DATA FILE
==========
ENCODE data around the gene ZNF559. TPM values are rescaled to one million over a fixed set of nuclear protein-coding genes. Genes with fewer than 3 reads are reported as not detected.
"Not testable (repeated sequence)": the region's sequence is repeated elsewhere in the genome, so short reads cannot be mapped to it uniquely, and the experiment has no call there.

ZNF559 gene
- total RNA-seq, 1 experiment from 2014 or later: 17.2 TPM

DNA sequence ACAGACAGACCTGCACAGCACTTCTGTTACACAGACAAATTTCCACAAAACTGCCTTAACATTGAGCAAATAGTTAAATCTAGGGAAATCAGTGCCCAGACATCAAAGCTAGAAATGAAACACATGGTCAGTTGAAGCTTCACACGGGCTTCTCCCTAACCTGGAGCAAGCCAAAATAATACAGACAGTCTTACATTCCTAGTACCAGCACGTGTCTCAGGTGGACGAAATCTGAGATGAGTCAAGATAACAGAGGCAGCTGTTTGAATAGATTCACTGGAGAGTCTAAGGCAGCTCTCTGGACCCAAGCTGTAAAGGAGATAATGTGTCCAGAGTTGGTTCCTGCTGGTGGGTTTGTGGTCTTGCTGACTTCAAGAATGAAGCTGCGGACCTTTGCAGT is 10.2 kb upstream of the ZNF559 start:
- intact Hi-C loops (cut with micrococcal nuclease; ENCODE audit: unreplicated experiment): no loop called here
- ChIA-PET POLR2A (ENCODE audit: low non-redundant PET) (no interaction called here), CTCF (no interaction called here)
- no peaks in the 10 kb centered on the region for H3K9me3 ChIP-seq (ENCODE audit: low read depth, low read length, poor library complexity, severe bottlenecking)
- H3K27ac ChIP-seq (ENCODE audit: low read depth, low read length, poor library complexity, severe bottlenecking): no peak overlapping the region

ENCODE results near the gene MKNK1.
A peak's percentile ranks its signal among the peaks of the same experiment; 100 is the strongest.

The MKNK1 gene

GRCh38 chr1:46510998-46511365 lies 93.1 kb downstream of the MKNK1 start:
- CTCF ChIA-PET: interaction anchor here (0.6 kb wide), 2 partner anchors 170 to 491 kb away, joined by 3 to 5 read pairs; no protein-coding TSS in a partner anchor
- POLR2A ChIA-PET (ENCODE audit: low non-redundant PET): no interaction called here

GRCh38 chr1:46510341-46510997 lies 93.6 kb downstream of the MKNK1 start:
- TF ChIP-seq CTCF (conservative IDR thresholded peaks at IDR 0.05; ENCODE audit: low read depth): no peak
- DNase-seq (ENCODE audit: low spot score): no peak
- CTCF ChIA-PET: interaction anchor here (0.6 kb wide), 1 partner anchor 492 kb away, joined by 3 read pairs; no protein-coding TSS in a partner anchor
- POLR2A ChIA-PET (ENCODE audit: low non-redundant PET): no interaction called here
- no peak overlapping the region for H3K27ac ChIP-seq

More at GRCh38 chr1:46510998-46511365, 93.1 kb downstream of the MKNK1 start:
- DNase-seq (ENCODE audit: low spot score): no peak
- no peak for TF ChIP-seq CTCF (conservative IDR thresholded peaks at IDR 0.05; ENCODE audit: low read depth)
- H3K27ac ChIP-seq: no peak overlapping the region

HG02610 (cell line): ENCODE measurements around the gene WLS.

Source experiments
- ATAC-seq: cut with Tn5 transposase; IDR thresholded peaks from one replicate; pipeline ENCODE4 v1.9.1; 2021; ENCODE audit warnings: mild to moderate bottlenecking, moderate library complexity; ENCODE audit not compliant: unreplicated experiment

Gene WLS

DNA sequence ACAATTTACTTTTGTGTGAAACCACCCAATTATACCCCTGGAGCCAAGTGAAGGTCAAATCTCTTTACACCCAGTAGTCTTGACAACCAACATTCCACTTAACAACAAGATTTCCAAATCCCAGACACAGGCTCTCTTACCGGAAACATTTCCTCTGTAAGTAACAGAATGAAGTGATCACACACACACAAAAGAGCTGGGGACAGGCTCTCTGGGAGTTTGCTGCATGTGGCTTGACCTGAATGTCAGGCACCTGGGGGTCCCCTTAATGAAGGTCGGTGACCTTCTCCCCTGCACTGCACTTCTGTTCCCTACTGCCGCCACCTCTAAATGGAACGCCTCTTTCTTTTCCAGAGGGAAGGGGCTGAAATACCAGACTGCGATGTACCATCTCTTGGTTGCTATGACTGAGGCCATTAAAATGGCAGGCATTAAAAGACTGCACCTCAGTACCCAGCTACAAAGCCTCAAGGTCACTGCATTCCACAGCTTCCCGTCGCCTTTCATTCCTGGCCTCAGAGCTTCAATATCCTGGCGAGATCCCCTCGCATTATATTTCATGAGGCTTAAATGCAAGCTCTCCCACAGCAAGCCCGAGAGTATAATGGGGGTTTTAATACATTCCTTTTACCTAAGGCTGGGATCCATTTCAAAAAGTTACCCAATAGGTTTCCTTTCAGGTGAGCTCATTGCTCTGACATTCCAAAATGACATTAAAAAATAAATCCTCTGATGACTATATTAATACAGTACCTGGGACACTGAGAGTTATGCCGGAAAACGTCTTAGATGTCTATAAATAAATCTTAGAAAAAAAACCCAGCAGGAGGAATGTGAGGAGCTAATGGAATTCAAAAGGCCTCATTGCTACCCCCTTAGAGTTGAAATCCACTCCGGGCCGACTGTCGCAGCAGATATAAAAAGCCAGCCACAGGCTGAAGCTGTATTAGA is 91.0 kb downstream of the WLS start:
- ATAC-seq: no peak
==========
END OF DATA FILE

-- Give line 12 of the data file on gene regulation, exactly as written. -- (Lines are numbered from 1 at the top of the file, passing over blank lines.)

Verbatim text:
The MKNK1 gene